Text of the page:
When Irene America discovers that her husband, Gil, has been reading her diary, she begins a secret Blue Notebook, stashed securely in a safe deposit box. There she records the truth about her life and her marriage, while turning her Red Diary—hidden where Gil will find it—into a manipulative farce.
Alternating between these two records, complemented by unflinching third-person narration, Shadow Tag is an eerily gripping read. When the novel opens, Irene is resuming work on her doctoral thesis about George Catlin, the 19th century painter whose Native American subjects often regarded his portraits with suspicious wonder. Gil, who gained notoriety as an artist through his emotionally revealing portraits of his wife—work that is adoring, sensual, and humiliating, even shocking—realizes that his fear of losing Irene may force him to create the defining work of his career.
Meanwhile, Irene and Gil fight to keep up appearances for their three children: 14-year-old genius Florian, who escapes his family’s unraveling with joints and a stolen bottle of wine; Riel, their only daughter, an 11-year-old feverishly planning to preserve her family, no matter what disaster strikes; and sweet kindergartener Stoney, who was born, his parents come to realize, at the beginning of the end. As her home increasingly becomes a place of violence and secrets, and she drifts into alcoholism, Irene moves to end her marriage. But her attachment to Gil is filled with shadowy need and delicious ironies.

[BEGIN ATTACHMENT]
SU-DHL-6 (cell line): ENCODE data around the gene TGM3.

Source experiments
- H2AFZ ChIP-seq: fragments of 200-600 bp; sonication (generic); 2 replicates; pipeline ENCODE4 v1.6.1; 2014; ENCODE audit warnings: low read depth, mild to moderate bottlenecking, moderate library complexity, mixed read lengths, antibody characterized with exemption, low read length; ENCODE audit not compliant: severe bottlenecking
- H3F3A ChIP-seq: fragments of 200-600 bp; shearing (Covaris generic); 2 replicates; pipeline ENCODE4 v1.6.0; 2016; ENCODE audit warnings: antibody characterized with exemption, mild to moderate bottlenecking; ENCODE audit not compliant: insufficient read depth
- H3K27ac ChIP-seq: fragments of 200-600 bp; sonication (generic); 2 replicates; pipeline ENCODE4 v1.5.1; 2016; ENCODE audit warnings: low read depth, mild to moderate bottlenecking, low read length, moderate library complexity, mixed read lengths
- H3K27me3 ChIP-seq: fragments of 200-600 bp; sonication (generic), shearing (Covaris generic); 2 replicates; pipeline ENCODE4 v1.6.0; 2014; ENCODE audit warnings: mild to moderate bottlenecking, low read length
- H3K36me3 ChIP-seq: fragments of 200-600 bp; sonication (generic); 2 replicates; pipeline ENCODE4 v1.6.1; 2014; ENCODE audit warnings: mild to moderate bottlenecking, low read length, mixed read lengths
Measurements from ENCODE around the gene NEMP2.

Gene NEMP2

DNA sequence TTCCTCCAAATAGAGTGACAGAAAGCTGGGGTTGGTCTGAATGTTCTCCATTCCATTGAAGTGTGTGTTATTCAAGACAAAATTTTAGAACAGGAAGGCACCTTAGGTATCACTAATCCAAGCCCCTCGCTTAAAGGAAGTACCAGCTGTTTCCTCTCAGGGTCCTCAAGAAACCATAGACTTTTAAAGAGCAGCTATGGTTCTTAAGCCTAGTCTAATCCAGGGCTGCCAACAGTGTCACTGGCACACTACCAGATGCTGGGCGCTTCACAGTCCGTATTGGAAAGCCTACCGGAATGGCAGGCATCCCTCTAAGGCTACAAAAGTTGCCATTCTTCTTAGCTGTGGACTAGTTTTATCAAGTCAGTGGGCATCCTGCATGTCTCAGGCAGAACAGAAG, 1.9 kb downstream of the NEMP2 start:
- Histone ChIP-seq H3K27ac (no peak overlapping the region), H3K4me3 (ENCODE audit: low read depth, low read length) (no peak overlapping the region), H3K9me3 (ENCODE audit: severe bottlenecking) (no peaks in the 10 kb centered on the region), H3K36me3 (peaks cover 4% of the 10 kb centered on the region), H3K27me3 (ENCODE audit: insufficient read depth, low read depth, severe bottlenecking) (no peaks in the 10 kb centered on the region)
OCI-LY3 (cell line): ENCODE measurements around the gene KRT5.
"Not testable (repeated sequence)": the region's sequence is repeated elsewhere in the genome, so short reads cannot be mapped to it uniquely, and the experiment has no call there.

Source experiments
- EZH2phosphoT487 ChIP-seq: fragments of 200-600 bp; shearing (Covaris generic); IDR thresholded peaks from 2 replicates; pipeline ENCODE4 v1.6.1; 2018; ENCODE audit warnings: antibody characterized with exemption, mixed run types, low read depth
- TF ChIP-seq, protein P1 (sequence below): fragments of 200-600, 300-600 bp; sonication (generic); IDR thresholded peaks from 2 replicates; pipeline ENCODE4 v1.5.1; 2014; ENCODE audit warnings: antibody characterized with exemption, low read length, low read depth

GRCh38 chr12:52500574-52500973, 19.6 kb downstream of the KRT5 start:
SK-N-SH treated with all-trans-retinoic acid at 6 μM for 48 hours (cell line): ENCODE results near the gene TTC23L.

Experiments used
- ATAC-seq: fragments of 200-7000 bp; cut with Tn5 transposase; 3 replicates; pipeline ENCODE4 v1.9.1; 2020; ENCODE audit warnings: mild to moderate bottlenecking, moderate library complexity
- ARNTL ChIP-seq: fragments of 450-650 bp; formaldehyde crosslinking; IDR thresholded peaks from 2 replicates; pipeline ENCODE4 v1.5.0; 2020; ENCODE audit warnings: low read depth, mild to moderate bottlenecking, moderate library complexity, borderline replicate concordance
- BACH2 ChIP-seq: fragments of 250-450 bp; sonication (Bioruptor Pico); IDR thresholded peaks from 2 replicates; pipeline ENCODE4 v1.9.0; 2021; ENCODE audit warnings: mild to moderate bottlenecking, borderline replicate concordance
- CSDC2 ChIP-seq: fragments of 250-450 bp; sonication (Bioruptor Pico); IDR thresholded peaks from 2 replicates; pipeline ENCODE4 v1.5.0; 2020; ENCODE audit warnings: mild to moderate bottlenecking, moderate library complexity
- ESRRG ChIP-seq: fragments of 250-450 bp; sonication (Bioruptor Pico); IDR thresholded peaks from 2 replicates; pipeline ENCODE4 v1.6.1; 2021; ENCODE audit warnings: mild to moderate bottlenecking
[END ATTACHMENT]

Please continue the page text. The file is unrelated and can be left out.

In brilliantly controlled prose, Shadow Tag fearlessly explores the complex nature of love, the fluid boundaries of identity, and one family¹s struggle for survival and redemption.
Senseless destruction is horrifying to watch. It makes sense, then, that this audiobook is horrifying to hear - horrifying yet irresistible. Uncomfortable scenes replay themselves as Irene's marriage to the brilliant, troubled artist Gil twists itself into a tortured stranglehold. The two go to extremes to make each other unhappy. Coleen Marlo nimbly captures each tormented character's voice and even portrays the suffering of the children with heartbreaking authenticity. The profound selfishness of the couple makes them difficult to like, but the beauty of Erdrich's writing and the precise neutrality of Marlo's narration make the family wreckage something that can't be ignored.
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